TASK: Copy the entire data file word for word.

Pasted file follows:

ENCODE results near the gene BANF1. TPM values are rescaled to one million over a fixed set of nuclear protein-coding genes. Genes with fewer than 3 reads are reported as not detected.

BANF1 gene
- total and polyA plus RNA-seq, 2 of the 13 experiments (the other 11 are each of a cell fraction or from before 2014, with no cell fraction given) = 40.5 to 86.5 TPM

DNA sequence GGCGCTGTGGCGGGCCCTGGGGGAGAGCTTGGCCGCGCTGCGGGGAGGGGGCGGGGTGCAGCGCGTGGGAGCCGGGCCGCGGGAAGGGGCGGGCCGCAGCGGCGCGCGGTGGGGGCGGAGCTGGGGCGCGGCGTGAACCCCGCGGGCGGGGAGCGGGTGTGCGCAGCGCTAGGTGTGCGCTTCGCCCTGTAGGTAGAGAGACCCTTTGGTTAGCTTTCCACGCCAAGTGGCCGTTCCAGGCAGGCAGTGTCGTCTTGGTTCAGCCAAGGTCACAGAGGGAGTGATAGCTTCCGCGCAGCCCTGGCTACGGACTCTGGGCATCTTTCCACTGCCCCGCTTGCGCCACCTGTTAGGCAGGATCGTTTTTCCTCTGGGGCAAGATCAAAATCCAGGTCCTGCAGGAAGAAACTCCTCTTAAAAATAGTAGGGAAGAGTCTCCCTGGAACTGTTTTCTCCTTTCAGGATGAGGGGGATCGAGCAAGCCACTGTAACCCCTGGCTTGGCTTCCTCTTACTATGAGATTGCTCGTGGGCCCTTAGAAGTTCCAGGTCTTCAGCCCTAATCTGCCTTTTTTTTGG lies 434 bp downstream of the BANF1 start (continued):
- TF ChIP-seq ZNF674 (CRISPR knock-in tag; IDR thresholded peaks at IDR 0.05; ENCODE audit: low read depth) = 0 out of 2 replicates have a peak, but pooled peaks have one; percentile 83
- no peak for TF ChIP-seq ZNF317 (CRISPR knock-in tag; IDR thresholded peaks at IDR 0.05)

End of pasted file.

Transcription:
ENCODE results near the gene BANF1. TPM values are rescaled to one million over a fixed set of nuclear protein-coding genes. Genes with fewer than 3 reads are reported as not detected.

BANF1 gene
- total and polyA plus RNA-seq, 2 of the 13 experiments (the other 11 are each of a cell fraction or from before 2014, with no cell fraction given) = 40.5 to 86.5 TPM

DNA sequence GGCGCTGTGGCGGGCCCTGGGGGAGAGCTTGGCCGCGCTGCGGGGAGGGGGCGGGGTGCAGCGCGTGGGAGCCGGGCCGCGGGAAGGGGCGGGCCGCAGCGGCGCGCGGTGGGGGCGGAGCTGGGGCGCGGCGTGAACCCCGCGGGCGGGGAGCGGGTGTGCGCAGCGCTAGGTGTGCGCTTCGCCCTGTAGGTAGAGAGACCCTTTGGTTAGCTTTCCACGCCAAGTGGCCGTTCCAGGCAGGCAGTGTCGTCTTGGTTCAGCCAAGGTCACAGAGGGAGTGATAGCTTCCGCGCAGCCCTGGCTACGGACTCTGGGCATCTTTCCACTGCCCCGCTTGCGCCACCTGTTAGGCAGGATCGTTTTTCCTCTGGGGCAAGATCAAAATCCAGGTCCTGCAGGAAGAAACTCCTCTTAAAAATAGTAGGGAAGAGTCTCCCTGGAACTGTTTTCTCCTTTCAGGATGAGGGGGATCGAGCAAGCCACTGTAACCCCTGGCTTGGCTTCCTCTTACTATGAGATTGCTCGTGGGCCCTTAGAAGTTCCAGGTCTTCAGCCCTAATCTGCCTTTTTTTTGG lies 434 bp downstream of the BANF1 start (continued):
- TF ChIP-seq ZNF674 (CRISPR knock-in tag; IDR thresholded peaks at IDR 0.05; ENCODE audit: low read depth) = 0 out of 2 replicates have a peak, but pooled peaks have one; percentile 83
- no peak for TF ChIP-seq ZNF317 (CRISPR knock-in tag; IDR thresholded peaks at IDR 0.05)